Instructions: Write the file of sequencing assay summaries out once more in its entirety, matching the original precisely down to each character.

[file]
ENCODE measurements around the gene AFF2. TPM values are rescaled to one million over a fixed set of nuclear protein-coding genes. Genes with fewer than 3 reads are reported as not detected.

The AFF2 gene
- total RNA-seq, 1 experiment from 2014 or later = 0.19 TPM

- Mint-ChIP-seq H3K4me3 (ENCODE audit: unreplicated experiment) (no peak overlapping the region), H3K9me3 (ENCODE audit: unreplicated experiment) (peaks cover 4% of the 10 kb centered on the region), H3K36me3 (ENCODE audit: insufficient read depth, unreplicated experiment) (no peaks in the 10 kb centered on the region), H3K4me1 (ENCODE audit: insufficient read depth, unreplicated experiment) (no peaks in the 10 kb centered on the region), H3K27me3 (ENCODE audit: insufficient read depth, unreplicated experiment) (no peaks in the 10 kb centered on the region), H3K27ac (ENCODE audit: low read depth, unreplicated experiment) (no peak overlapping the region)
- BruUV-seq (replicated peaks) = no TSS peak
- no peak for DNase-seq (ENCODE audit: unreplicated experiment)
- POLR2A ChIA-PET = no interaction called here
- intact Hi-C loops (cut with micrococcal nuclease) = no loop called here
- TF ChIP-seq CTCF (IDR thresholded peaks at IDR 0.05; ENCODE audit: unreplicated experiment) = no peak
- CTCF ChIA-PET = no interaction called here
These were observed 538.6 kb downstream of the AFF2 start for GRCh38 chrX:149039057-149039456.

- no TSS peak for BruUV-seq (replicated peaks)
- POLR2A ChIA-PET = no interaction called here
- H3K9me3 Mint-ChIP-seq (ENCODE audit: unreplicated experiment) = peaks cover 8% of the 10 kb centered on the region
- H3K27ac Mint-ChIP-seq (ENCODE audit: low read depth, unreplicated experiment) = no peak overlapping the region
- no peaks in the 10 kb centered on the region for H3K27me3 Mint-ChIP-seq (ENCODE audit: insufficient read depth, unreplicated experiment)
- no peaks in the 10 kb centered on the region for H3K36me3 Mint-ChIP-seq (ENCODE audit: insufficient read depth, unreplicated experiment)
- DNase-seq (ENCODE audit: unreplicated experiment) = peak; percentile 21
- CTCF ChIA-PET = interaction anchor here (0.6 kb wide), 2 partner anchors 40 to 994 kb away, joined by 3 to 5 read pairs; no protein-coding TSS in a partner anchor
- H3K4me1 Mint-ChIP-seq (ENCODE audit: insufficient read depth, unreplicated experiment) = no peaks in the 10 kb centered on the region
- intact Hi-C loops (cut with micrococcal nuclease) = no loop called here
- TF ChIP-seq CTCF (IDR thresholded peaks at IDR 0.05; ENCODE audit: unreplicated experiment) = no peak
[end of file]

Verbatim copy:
ENCODE measurements around the gene AFF2. TPM values are rescaled to one million over a fixed set of nuclear protein-coding genes. Genes with fewer than 3 reads are reported as not detected.

The AFF2 gene
- total RNA-seq, 1 experiment from 2014 or later = 0.19 TPM

- Mint-ChIP-seq H3K4me3 (ENCODE audit: unreplicated experiment) (no peak overlapping the region), H3K9me3 (ENCODE audit: unreplicated experiment) (peaks cover 4% of the 10 kb centered on the region), H3K36me3 (ENCODE audit: insufficient read depth, unreplicated experiment) (no peaks in the 10 kb centered on the region), H3K4me1 (ENCODE audit: insufficient read depth, unreplicated experiment) (no peaks in the 10 kb centered on the region), H3K27me3 (ENCODE audit: insufficient read depth, unreplicated experiment) (no peaks in the 10 kb centered on the region), H3K27ac (ENCODE audit: low read depth, unreplicated experiment) (no peak overlapping the region)
- BruUV-seq (replicated peaks) = no TSS peak
- no peak for DNase-seq (ENCODE audit: unreplicated experiment)
- POLR2A ChIA-PET = no interaction called here
- intact Hi-C loops (cut with micrococcal nuclease) = no loop called here
- TF ChIP-seq CTCF (IDR thresholded peaks at IDR 0.05; ENCODE audit: unreplicated experiment) = no peak
- CTCF ChIA-PET = no interaction called here
These were observed 538.6 kb downstream of the AFF2 start for GRCh38 chrX:149039057-149039456.

- no TSS peak for BruUV-seq (replicated peaks)
- POLR2A ChIA-PET = no interaction called here
- H3K9me3 Mint-ChIP-seq (ENCODE audit: unreplicated experiment) = peaks cover 8% of the 10 kb centered on the region
- H3K27ac Mint-ChIP-seq (ENCODE audit: low read depth, unreplicated experiment) = no peak overlapping the region
- no peaks in the 10 kb centered on the region for H3K27me3 Mint-ChIP-seq (ENCODE audit: insufficient read depth, unreplicated experiment)
- no peaks in the 10 kb centered on the region for H3K36me3 Mint-ChIP-seq (ENCODE audit: insufficient read depth, unreplicated experiment)
- DNase-seq (ENCODE audit: unreplicated experiment) = peak; percentile 21
- CTCF ChIA-PET = interaction anchor here (0.6 kb wide), 2 partner anchors 40 to 994 kb away, joined by 3 to 5 read pairs; no protein-coding TSS in a partner anchor
- H3K4me1 Mint-ChIP-seq (ENCODE audit: insufficient read depth, unreplicated experiment) = no peaks in the 10 kb centered on the region
- intact Hi-C loops (cut with micrococcal nuclease) = no loop called here
- TF ChIP-seq CTCF (IDR thresholded peaks at IDR 0.05; ENCODE audit: unreplicated experiment) = no peak